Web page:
3. Greg, I don’t understand your point. Without “affordable” housing, the service workers need to”sleep” in another city, are you saying it is “villainous” for the state to require some of what they consider “fairness” in access to housing in every city for (theoretically) every income bracket?

    Ed, a “taking” is not the issue I was getting at. The Kraemer case that I mentioned is a block busting case in which there were covenants between owners to only sell to white purchasers, which was held to be an unenforceable contract in that it would impugn the integrity of courts to enforce such a reprehensible agreement. This is the analogy I was making. I hadn’t even considered the issue of any of this being a “taking”, but I suppose if you asked any of the few remaining owners of large parcels of property in Yorba Linda, they would disagree with you in principal on what is or isn’t depriving them of the free use of their property.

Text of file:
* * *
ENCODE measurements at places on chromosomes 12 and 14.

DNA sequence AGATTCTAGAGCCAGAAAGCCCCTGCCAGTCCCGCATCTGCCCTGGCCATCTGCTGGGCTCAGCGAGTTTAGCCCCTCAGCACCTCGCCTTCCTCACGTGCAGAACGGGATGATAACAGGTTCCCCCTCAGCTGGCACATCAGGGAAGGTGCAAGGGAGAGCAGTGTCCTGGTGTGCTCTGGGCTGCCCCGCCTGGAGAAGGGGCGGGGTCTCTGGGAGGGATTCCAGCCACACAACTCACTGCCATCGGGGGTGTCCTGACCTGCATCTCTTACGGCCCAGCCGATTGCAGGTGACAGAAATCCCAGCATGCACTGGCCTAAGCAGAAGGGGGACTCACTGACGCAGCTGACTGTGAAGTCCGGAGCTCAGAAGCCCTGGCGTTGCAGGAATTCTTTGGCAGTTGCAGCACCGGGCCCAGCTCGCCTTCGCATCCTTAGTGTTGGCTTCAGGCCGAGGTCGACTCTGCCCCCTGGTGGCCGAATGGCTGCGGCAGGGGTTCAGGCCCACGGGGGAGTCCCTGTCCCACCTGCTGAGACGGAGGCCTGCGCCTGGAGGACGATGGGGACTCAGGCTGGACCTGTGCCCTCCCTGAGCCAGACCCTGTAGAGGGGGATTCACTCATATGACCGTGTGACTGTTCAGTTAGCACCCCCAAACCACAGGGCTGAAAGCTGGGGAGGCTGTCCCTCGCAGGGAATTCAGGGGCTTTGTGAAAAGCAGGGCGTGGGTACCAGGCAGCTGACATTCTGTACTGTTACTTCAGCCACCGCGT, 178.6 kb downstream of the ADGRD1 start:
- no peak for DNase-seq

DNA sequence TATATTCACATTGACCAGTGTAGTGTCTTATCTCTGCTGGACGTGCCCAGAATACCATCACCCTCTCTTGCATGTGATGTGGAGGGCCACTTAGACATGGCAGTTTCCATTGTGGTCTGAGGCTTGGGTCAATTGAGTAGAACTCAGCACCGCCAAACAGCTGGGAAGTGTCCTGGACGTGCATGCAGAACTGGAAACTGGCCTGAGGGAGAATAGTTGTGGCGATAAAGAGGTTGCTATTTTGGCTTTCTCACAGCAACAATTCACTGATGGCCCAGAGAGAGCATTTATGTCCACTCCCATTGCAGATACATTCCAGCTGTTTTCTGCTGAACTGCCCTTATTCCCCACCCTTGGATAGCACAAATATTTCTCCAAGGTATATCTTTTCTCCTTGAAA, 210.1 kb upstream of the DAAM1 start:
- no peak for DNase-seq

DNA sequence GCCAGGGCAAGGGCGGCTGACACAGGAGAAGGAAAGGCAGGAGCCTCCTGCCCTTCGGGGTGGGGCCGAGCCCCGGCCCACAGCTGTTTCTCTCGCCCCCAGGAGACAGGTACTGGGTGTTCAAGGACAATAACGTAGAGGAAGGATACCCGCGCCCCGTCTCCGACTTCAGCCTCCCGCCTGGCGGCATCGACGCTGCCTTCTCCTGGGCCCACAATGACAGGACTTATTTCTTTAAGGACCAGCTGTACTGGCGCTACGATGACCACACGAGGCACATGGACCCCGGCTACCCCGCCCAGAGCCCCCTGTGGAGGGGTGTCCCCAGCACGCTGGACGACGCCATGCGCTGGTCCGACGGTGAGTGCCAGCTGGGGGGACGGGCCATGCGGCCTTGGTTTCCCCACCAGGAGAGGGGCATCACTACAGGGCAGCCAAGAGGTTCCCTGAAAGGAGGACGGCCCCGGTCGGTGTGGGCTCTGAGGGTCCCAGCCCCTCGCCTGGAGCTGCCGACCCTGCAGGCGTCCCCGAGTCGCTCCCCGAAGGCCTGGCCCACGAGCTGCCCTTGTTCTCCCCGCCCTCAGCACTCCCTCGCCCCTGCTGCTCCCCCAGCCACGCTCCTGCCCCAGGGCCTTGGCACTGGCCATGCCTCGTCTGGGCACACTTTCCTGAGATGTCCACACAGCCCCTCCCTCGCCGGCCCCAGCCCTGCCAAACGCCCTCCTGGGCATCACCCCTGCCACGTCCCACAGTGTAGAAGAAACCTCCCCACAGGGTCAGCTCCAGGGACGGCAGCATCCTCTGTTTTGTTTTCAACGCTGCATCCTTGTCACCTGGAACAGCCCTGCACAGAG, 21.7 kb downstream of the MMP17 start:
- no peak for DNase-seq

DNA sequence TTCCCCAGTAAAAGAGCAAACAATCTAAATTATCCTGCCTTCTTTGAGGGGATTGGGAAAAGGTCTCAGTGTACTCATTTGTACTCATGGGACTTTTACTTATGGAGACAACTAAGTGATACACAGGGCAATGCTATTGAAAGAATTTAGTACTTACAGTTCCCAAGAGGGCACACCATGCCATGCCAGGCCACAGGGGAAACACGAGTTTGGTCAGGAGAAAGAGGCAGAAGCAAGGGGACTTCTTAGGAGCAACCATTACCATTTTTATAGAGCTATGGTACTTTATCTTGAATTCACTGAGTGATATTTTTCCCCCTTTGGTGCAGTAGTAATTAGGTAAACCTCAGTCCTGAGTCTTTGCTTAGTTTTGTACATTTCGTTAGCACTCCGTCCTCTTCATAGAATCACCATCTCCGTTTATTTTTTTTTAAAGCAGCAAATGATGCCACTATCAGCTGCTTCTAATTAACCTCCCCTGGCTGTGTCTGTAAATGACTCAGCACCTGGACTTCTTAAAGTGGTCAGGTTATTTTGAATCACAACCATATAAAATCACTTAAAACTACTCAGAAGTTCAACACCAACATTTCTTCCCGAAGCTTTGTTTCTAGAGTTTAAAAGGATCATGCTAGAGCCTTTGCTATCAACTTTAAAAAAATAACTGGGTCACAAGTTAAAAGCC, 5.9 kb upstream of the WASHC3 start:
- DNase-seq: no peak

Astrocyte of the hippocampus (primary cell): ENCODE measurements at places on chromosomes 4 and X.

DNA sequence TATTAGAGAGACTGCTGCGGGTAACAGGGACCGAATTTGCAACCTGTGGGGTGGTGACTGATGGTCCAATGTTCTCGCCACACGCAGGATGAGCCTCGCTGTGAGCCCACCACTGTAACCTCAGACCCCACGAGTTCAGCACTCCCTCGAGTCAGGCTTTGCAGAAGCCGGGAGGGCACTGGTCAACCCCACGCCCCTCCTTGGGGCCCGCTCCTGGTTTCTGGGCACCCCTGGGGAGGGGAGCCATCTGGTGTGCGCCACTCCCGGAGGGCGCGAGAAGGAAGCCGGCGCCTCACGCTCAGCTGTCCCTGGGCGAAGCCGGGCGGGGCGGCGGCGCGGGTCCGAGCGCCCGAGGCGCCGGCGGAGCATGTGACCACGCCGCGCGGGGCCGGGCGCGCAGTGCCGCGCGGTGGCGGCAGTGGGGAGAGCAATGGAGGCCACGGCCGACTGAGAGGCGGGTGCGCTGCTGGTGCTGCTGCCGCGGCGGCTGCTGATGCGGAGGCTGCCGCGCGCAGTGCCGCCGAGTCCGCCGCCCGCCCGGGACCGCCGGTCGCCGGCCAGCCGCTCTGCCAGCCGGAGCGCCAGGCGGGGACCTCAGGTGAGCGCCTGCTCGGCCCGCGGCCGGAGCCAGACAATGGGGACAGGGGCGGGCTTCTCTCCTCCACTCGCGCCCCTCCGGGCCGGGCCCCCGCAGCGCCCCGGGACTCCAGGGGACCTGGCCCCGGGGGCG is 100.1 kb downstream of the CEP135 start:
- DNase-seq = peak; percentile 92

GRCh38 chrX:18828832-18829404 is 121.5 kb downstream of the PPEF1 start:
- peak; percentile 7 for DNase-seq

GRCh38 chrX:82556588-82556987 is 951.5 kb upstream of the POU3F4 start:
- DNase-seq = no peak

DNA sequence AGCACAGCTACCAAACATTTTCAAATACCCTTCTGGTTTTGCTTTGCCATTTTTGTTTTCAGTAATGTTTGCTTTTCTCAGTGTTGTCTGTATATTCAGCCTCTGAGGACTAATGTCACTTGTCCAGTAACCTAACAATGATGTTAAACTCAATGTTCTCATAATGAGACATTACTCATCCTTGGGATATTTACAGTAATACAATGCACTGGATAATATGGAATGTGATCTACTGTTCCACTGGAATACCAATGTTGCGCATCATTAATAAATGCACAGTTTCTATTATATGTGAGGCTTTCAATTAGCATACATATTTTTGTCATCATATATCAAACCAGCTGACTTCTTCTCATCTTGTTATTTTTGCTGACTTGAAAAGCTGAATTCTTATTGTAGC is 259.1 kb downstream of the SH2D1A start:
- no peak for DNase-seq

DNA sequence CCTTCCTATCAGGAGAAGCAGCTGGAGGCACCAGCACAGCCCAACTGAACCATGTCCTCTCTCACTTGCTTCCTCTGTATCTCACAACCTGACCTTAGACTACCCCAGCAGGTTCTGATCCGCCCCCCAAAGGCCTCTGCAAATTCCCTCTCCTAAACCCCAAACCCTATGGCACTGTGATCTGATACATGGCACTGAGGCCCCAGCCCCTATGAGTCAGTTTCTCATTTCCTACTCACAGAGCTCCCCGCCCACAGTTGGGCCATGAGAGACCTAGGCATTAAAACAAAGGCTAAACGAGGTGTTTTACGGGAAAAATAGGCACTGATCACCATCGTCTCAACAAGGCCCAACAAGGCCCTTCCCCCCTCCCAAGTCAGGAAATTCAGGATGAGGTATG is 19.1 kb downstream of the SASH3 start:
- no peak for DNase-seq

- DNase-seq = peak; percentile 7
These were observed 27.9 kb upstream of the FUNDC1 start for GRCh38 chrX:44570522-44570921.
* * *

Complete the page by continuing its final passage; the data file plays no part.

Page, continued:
….and asking Rutan and Tucker to draft a “density reduction measure”, is not in anyway something I would recommend. I think this whole issue has been fueled by hysteria, and as a Litigatory myself, I do not see the threat of litigation as supported by “no evidence”. On the contrary, please feel free to look into what Anaheim has stumbled into with the $2 million dollar problem that the apparent leadership of a naive and inexperienced Councilwoman Kris Murray lead them into. Litigation by committee never goes well, and “drafting” some proposal to obtain an exception is just an end run around it, eventually leading to the same place. Never invite Sacramento to come poking around in your backyard. That would be my approach. Taking them on, seems to be where the vociferous and always powerful minority in Yorba Linda is leading us, but it ends in a bad place. Check back with me in about 5 years while this battle is still raging on and I will happily say I told you so.